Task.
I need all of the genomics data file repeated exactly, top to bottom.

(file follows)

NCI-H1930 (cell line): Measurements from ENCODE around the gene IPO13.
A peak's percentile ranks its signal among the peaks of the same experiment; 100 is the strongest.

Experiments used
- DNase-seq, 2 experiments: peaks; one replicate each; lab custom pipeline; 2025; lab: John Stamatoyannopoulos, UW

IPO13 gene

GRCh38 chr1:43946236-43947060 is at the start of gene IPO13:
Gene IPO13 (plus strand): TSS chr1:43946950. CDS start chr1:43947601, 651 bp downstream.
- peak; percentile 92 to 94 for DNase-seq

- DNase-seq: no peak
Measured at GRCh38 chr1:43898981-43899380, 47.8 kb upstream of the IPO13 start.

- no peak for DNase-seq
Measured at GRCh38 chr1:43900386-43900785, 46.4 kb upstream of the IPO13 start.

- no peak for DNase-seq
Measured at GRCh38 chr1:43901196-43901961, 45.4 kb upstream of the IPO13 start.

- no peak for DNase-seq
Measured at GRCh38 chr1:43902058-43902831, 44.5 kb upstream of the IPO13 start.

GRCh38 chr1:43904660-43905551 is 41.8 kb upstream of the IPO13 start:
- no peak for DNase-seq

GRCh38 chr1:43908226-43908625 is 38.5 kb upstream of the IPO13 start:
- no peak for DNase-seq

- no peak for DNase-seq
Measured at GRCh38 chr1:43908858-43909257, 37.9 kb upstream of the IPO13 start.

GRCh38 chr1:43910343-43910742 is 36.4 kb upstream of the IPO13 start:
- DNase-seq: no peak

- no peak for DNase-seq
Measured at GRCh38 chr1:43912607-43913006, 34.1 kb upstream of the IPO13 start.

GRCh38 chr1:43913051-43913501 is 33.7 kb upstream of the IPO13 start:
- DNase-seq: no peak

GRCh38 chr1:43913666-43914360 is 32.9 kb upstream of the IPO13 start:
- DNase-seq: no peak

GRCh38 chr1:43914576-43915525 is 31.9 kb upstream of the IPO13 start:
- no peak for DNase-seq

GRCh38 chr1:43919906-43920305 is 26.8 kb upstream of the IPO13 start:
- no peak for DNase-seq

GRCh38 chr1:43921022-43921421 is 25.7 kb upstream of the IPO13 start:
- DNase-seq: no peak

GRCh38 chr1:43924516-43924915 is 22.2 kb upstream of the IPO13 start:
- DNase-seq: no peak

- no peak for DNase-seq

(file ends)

NCI-H1930 (cell line): Measurements from ENCODE around the gene IPO13.
A peak's percentile ranks its signal among the peaks of the same experiment; 100 is the strongest.

Experiments used
- DNase-seq, 2 experiments: peaks; one replicate each; lab custom pipeline; 2025; lab: John Stamatoyannopoulos, UW

IPO13 gene

GRCh38 chr1:43946236-43947060 is at the start of gene IPO13:
Gene IPO13 (plus strand): TSS chr1:43946950. CDS start chr1:43947601, 651 bp downstream.
- peak; percentile 92 to 94 for DNase-seq

- DNase-seq: no peak
Measured at GRCh38 chr1:43898981-43899380, 47.8 kb upstream of the IPO13 start.

- no peak for DNase-seq
Measured at GRCh38 chr1:43900386-43900785, 46.4 kb upstream of the IPO13 start.

- no peak for DNase-seq
Measured at GRCh38 chr1:43901196-43901961, 45.4 kb upstream of the IPO13 start.

- no peak for DNase-seq
Measured at GRCh38 chr1:43902058-43902831, 44.5 kb upstream of the IPO13 start.

GRCh38 chr1:43904660-43905551 is 41.8 kb upstream of the IPO13 start:
- no peak for DNase-seq

GRCh38 chr1:43908226-43908625 is 38.5 kb upstream of the IPO13 start:
- no peak for DNase-seq

- no peak for DNase-seq
Measured at GRCh38 chr1:43908858-43909257, 37.9 kb upstream of the IPO13 start.

GRCh38 chr1:43910343-43910742 is 36.4 kb upstream of the IPO13 start:
- DNase-seq: no peak

- no peak for DNase-seq
Measured at GRCh38 chr1:43912607-43913006, 34.1 kb upstream of the IPO13 start.

GRCh38 chr1:43913051-43913501 is 33.7 kb upstream of the IPO13 start:
- DNase-seq: no peak

GRCh38 chr1:43913666-43914360 is 32.9 kb upstream of the IPO13 start:
- DNase-seq: no peak

GRCh38 chr1:43914576-43915525 is 31.9 kb upstream of the IPO13 start:
- no peak for DNase-seq

GRCh38 chr1:43919906-43920305 is 26.8 kb upstream of the IPO13 start:
- no peak for DNase-seq

GRCh38 chr1:43921022-43921421 is 25.7 kb upstream of the IPO13 start:
- DNase-seq: no peak

GRCh38 chr1:43924516-43924915 is 22.2 kb upstream of the IPO13 start:
- DNase-seq: no peak

- no peak for DNase-seq